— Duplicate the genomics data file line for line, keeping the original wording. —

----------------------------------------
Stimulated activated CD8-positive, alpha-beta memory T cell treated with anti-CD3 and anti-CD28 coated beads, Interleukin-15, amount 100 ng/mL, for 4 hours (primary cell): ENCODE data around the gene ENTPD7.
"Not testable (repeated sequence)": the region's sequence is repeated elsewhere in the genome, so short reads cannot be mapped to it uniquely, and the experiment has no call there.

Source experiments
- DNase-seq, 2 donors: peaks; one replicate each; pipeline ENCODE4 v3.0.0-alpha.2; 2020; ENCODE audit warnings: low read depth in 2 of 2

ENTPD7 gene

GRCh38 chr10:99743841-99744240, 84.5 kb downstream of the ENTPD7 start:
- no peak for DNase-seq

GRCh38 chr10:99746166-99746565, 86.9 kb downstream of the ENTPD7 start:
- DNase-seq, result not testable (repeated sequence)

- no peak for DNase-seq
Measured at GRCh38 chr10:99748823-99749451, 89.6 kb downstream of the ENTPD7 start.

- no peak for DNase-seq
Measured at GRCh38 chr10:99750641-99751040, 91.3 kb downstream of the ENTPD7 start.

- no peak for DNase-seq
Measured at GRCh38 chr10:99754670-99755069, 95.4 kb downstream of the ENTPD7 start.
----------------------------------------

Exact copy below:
Stimulated activated CD8-positive, alpha-beta memory T cell treated with anti-CD3 and anti-CD28 coated beads, Interleukin-15, amount 100 ng/mL, for 4 hours (primary cell): ENCODE data around the gene ENTPD7.
"Not testable (repeated sequence)": the region's sequence is repeated elsewhere in the genome, so short reads cannot be mapped to it uniquely, and the experiment has no call there.

Source experiments
- DNase-seq, 2 donors: peaks; one replicate each; pipeline ENCODE4 v3.0.0-alpha.2; 2020; ENCODE audit warnings: low read depth in 2 of 2

ENTPD7 gene

GRCh38 chr10:99743841-99744240, 84.5 kb downstream of the ENTPD7 start:
- no peak for DNase-seq

GRCh38 chr10:99746166-99746565, 86.9 kb downstream of the ENTPD7 start:
- DNase-seq, result not testable (repeated sequence)

- no peak for DNase-seq
Measured at GRCh38 chr10:99748823-99749451, 89.6 kb downstream of the ENTPD7 start.

- no peak for DNase-seq
Measured at GRCh38 chr10:99750641-99751040, 91.3 kb downstream of the ENTPD7 start.

- no peak for DNase-seq
Measured at GRCh38 chr10:99754670-99755069, 95.4 kb downstream of the ENTPD7 start.